Landscape lighting design is an investment that every homeowner should be willing to make.
Both the house and the surrounding property represent living spaces in two different realms. One is secluded, enclosed, and private, and represents the mental aspects of humanity that makes us unique among living things. The other is open, organic, and vibrant, and speaks to the instinctive side of our nature in a deep, unconscious manner. To bring the two realms together, we must move them beyond duality into a third realm of aesthetic personal experience. Otherwise, they remain trapped between the polarities of the bourgeois and the mundane, offering little more than more of the same.
Real living is feeling. It is a truth beyond words and definition—something we sense without any need to explain our experience. Some things we experience create more feeling than others, but nothing creates more feeling in the heart than light. It is both universal and personal at once. Its rich symbolic import ranges from the spiritual to the material and from the sublime to the beautiful. Because of this, landscape lighting helps make every other design element become visible in more than one sense of the term. Not only does illumination make the form of a thing clearer; it also makes the essence of a thing emerge more fully from within.
In saying this, we by no means wish to convey the impression that landscape lighting design is abstract or mystical. It is neither. It is more like a mind for science driven by a heart that beats for art. Its intention is to reveal feelings trapped within forms while at the same time remaining practical and true to form. It is the effect of the light, not the light itself that brings out this hidden sense of the world. Like Plato said, none of us really see light, we see color. In landscape lighting design, we want our clients to see color that vibrates with feeling, and forms that work as symbols for a personal way of life linked unconsciously to a vast and timeless sense of the world.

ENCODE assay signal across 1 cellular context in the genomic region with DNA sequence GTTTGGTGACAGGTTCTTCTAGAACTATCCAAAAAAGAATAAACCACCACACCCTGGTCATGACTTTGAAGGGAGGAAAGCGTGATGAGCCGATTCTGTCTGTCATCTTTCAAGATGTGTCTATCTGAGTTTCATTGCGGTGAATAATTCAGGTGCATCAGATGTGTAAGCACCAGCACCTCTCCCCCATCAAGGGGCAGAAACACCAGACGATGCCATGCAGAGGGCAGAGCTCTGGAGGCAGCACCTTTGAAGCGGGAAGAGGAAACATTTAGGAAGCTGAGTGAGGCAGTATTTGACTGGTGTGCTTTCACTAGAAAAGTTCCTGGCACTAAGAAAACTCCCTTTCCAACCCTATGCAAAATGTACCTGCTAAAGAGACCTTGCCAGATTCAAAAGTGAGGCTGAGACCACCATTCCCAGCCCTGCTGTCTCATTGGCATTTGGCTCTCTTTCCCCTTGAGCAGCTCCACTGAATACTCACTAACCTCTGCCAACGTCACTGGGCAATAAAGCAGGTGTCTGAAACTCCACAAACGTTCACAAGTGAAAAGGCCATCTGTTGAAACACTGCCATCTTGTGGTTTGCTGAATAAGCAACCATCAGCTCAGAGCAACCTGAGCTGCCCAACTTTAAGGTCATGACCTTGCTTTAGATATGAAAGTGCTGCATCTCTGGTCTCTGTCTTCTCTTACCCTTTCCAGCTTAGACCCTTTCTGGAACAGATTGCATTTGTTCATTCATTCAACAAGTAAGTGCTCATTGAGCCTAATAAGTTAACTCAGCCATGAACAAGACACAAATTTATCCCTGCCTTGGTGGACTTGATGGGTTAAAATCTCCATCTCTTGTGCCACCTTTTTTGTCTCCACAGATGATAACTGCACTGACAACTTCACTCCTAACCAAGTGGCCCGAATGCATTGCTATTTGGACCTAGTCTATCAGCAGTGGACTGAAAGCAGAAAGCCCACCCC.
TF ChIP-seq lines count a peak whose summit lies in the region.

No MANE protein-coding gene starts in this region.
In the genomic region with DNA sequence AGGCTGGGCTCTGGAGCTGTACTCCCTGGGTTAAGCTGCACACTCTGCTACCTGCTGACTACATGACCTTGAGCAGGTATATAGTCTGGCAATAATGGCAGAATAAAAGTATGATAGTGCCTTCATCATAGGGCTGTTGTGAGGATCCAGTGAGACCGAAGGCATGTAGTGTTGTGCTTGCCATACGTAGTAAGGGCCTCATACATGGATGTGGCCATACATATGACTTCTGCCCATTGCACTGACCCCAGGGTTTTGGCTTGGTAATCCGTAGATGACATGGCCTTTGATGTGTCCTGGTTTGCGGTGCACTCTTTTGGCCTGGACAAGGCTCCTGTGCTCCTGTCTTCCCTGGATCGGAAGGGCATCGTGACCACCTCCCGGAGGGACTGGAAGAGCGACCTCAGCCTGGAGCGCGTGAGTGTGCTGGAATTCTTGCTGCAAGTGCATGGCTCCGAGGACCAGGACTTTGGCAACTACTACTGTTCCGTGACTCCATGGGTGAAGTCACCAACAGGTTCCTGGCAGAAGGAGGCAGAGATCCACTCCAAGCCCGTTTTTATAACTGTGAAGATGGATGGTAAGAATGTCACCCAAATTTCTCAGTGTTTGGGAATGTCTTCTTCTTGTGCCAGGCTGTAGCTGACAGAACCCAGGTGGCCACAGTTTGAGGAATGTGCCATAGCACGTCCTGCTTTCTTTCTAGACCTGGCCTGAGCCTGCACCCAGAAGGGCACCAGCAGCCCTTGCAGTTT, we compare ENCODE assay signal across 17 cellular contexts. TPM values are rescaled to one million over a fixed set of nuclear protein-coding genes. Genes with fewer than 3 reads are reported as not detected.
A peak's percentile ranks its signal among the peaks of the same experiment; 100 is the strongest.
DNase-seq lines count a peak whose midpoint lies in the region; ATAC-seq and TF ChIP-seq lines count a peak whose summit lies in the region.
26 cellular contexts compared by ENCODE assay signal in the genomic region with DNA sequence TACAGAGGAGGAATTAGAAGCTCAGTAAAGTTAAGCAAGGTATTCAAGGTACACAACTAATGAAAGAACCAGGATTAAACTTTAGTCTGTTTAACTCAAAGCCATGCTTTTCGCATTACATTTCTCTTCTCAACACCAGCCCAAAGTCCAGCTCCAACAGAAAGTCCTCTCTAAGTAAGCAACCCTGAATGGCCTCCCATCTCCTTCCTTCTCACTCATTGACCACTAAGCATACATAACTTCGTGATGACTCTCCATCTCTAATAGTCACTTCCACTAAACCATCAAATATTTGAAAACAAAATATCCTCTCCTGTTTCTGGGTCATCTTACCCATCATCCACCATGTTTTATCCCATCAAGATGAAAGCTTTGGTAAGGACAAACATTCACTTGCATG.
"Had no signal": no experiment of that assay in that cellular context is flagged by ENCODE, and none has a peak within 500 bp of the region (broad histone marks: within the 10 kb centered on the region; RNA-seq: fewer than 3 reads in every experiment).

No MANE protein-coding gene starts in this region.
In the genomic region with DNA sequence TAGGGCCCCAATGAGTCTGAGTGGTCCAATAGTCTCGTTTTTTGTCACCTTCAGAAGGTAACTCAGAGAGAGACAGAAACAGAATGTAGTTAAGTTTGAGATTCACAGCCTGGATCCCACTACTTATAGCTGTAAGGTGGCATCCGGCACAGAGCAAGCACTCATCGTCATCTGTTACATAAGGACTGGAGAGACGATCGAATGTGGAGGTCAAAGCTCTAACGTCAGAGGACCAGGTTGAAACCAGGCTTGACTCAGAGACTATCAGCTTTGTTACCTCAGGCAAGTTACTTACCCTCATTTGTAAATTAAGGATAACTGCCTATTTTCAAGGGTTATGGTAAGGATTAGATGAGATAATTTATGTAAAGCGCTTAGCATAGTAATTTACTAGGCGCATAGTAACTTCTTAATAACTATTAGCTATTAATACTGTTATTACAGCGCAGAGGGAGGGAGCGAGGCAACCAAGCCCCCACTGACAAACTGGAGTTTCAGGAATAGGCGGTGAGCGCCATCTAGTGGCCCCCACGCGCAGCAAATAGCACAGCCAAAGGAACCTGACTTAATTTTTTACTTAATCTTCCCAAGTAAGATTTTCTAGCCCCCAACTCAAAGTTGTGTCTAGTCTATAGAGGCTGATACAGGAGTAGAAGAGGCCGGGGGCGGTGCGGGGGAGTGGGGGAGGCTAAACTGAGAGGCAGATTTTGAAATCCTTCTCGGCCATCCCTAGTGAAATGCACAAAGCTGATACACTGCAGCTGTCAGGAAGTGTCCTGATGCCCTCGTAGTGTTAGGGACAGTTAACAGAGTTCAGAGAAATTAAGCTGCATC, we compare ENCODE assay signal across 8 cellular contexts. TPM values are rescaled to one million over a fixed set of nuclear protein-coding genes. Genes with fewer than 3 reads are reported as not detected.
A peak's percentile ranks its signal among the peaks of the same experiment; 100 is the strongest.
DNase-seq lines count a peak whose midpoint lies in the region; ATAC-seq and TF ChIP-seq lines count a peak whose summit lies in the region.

Water, for example, is a universal symbol rich in emotional significance. It is both 97% of our form, and it symbolizes what we hope will continue on somewhere when our forms our gone. Lighting a water feature on the landscape is a top priority. Any pond, fountain, or swimming pool should be treated with utmost importance so that it will emerge from the darkness and capture the imagination the moment it is seen. This focal point can expand outward into the remainder of the landscape by lighting outdoor structures, gardens, andhardscape design. Stone patios become the stages of outdoor events. Arbors offer intimate retreat beneath the sheltering branches of illuminated trees. Statuary appears regal in a curious blend of light and shadow. Gardens transform into living pathways with an invitation of warmth.
This can only be possible if one remembers one absolute fact: landscapes are three dimensional realms that are made of many layers of color, form, and texture. Lighting design has to follow this progression of all of these forms and layers multiple levels of illumination over specific design elements that define the architectural, organic, and decorative keynotes of the property. Amateurs and do-it-yourself manuals will mislead people into believing that too many fixtures means too much light. They recommend saving money by using fewer, but brighter lights. This is like using a single lamp without a lampshade to light an entire room. If you tried to do such a thing, the glare would instantly blind your eyes, even from an indirect angle.
You should never do this in your house, and you should never do this in your yard.
True landscape lighting takes a much more sophisticated approach than simply throwing light around in all directions. It respects each element of outdoor design as a realm of experience in its own right. Many different types of fixtures are needed to address the multiplicity of sizes, shapes, and colors that ultimately converge to form the essence of a property. There are up lights, feature lights, pathway lights, and even furniture lights for outdoor seating areas. There are also special decorative fixtures that are used to highlight the key elements of home architecture. This last point is extremely important, because the ultimate intention of both landscape architectural services and outdoor lighting design is to unify architecture with Nature and create the sensibility of a living experience that goes beyond the duality of indoors/outdoors into an expanded dimension of living space where the and subjective form in a uniquely personal human experience.